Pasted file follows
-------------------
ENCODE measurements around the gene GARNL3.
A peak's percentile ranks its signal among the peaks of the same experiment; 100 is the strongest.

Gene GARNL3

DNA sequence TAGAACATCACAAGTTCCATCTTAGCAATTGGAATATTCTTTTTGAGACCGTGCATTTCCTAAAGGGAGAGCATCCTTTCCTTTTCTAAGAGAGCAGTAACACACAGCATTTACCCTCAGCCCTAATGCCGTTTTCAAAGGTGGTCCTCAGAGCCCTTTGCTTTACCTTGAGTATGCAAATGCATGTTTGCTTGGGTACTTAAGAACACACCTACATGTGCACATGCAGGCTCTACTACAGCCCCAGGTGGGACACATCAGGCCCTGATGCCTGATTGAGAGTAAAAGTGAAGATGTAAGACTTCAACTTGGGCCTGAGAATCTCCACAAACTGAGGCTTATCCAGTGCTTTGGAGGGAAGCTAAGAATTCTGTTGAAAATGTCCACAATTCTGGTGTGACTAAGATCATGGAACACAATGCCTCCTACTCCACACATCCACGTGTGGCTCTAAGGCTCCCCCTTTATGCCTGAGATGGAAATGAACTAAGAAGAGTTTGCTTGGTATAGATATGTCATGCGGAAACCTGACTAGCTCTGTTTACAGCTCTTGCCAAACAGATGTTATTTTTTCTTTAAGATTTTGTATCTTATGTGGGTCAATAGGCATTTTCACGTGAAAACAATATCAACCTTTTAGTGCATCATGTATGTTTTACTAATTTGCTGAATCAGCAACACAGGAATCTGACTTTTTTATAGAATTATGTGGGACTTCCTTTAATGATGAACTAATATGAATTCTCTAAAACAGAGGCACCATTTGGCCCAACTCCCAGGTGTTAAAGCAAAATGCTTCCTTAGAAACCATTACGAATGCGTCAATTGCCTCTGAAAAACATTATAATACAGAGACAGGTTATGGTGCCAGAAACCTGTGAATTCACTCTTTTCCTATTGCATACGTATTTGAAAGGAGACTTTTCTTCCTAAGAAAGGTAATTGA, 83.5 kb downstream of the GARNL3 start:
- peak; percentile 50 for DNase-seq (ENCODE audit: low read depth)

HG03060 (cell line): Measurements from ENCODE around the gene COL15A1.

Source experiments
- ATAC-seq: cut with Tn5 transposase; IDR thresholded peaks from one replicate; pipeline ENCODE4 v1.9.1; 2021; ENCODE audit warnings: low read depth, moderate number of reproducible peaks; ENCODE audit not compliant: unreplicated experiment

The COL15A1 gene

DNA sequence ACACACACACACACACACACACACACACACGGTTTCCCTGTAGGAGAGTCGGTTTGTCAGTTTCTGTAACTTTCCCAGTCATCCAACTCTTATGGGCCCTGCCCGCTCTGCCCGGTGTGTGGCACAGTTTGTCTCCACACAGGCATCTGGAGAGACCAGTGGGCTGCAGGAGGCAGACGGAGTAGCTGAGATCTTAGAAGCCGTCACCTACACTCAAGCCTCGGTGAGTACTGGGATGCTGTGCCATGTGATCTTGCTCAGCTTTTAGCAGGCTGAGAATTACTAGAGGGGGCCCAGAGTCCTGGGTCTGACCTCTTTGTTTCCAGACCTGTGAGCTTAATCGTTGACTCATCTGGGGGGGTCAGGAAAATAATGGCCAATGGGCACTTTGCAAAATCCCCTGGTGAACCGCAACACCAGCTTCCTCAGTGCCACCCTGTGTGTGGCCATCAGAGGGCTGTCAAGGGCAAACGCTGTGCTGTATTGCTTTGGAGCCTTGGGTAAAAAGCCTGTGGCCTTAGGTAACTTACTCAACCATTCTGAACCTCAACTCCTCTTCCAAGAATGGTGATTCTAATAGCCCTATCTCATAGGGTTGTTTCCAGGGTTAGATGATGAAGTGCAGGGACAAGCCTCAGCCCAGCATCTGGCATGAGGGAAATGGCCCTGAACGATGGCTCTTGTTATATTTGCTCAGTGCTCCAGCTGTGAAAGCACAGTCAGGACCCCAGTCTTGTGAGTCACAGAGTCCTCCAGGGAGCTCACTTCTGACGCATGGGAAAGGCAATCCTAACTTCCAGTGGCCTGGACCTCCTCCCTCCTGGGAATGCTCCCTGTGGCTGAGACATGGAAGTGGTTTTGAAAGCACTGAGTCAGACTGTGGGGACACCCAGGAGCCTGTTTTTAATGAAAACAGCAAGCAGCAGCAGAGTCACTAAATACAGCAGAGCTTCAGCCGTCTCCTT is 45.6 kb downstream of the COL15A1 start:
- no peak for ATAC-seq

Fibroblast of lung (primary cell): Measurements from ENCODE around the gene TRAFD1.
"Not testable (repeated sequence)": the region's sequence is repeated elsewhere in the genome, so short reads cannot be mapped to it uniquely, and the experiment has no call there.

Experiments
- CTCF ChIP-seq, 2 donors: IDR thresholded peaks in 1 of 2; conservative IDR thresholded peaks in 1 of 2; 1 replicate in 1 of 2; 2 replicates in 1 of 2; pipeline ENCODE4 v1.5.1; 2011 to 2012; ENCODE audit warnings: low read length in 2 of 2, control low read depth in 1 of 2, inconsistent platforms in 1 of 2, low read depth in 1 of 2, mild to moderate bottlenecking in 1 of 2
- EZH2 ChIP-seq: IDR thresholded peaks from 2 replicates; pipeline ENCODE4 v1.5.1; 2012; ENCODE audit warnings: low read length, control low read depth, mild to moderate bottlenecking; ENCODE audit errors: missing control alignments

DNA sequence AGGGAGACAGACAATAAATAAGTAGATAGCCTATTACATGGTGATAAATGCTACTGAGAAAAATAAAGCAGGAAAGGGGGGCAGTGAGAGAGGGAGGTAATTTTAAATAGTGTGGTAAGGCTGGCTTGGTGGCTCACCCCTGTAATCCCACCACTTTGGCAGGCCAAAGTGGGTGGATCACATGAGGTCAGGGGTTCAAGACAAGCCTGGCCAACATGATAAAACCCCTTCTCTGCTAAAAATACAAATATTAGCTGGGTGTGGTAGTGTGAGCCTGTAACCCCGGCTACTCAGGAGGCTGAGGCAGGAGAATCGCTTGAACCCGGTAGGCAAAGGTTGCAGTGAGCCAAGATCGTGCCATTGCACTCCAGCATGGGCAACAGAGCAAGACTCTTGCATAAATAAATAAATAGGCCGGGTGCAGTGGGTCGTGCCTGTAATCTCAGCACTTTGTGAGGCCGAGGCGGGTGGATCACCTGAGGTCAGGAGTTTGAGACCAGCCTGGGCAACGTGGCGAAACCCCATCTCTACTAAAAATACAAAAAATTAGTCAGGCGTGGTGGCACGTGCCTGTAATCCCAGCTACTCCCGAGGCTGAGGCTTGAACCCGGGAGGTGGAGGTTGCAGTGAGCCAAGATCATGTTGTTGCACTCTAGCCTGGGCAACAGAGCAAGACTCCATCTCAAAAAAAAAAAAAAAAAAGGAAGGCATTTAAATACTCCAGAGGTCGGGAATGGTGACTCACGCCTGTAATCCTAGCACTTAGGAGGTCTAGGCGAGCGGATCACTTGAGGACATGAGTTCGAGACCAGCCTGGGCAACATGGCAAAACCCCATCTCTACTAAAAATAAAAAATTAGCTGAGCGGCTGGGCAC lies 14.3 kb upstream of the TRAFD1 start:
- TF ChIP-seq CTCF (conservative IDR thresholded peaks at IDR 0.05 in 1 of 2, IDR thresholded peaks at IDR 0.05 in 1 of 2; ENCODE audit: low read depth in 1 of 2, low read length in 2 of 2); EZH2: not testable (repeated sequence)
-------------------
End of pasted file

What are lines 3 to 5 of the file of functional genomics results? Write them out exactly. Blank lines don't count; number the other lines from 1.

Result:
Gene GARNL3

DNA sequence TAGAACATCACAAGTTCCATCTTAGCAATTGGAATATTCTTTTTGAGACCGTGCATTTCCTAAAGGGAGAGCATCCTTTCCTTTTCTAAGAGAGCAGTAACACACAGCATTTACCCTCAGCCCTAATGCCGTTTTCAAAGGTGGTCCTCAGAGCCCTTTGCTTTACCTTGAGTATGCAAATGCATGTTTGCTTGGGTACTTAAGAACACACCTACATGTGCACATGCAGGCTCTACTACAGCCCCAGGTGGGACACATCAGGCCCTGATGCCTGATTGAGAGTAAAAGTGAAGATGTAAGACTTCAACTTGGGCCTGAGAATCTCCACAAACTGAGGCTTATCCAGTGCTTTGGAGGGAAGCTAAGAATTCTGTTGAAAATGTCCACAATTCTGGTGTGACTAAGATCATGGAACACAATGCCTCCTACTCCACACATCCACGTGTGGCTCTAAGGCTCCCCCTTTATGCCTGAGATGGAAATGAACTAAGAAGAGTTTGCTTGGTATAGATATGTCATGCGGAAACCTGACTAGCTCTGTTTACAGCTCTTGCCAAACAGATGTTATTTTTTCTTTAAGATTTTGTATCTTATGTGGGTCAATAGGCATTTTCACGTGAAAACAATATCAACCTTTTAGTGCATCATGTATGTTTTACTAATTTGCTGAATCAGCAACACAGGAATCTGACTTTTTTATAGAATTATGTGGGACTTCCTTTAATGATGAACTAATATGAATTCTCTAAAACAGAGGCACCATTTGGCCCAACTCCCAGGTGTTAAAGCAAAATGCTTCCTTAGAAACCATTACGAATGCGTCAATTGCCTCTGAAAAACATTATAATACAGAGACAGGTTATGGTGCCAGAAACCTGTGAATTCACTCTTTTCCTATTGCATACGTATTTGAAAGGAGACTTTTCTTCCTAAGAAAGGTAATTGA, 83.5 kb downstream of the GARNL3 start:
- peak; percentile 50 for DNase-seq (ENCODE audit: low read depth)